IRS 2017: Code of Conduct issued to subscribers to access full report
The full survey is expected to be available later today
Published - Jan 19, 2018 2:57 PM Updated: Jan 19, 2018 2:57 PM
In one of its first kind, the MRUC has given out a code of conduct for publicity of the IRS 2017 results. “The Subcriber may not compare the IRS 2017 data with any previous IRS rounds,” the code of conduct reads.
The Code of conduct also says that “Any claim for “leading”, “No.1” or to establish top position by any parameter/s should ONLY be based on a like to like comparison,i.e. the same set of readership/listenership / viewership data to be compared amongst publications/radio stations / TV channels / any other media, sourced only from IRS 2017.”
The other conditions in the code of conduct which the subscribers mandatorily need to accept to have access to the full survey includes:
· Comparison should be restricted to publications of similar publishing frequencies, i.e., Daily newspapers to Daily newspapers, weekly newspapers to weekly newspapers and magazines to magazines.
· Comparison should be between similar readership frequencies – i.e. AIR to AIR, 1-3 days to 1 – 3 days, 1-7 days to 1 – 7 days and TR to TR.
· For any specific demographic, geographic, product profile category the comparison should be done with the same set of comparable readership/listenership / viewership numbers for all publications/radio stations / TV channels / any other media
· Users may not promote gain/loss in variables reported in IRS 2017, versus any previous rounds of IRS for reasons enumerated in Para (a) above.
Also, it has to be noted that the subscribers cannot use the survey for publicity without specifying the georaphical area (city, state, country) “in the same font size has the headline”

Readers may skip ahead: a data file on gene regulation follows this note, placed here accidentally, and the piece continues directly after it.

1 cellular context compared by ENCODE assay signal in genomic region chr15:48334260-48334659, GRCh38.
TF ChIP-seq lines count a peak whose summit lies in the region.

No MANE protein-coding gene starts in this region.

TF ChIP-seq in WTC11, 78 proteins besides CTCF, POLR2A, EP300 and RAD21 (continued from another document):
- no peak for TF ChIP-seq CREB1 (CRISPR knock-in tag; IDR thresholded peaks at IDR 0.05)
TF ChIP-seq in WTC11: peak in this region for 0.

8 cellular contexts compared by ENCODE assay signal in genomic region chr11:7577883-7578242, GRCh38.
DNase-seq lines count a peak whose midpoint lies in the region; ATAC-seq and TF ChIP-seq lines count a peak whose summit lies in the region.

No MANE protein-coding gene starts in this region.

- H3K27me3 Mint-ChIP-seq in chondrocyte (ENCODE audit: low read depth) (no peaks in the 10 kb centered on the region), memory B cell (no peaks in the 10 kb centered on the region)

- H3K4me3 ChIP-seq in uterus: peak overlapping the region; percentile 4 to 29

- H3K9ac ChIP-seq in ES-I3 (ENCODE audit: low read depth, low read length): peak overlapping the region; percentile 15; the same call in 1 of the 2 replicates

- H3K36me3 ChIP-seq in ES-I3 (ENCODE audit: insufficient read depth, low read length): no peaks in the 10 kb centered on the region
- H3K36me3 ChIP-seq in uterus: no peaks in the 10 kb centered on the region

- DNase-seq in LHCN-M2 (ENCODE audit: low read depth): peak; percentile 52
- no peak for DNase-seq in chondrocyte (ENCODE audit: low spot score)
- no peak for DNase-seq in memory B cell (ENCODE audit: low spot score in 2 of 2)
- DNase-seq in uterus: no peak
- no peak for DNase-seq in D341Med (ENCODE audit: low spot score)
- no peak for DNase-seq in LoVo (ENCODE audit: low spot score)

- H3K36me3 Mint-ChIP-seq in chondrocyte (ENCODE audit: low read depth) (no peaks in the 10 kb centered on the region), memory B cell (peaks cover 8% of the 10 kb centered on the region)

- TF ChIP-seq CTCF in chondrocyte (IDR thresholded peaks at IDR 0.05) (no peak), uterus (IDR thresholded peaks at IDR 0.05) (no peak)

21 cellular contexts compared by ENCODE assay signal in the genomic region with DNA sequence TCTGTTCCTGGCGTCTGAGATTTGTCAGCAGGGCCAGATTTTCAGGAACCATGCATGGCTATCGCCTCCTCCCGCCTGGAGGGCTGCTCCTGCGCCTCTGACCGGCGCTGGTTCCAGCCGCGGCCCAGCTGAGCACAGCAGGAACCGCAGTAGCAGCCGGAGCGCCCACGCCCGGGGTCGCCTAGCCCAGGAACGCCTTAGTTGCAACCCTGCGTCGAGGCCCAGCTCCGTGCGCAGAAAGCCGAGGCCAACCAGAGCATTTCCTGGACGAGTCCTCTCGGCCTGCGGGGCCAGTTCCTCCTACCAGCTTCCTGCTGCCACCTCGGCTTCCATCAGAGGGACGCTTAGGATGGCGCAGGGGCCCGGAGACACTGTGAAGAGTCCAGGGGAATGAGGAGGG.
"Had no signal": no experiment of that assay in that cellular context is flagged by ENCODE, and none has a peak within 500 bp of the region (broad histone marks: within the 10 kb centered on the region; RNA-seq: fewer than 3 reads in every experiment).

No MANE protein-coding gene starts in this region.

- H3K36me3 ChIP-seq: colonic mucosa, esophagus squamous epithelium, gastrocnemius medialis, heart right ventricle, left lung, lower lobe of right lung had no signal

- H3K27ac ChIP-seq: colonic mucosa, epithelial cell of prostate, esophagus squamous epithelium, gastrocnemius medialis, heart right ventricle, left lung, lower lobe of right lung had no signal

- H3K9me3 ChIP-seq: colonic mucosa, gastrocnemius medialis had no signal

The conditions that are to be included for “variant editions” are:
· The readership of the “main” edition of a newspaper should not be clubbed along with that of readership of the “variant” editions of the respective newspaper/s
· The “main” edition and the “variant” edition should be treated as two different newspapers
· Publishers should refrain from issuing misleading communication wherein readership numbers of Main+Variant are reported as a single readership number for that publication.
· Media planners should verify readership being used for comparison between publications, i.e., Main or Variant, and ensure like-to-like comparisons are used for selection of publications
· Readership numbers of Main issue of one publication should be compared only with the Main issue readership numbers for other publications.
· For any cost comparisons, it is essential to verify whether the right rates, from the Main issue or Variant issue rate cards, are being used for all selected publications to ensure no incorrect comparisons are made.
While the report was being written, the full survey was not available. It is expected to be available by later today.
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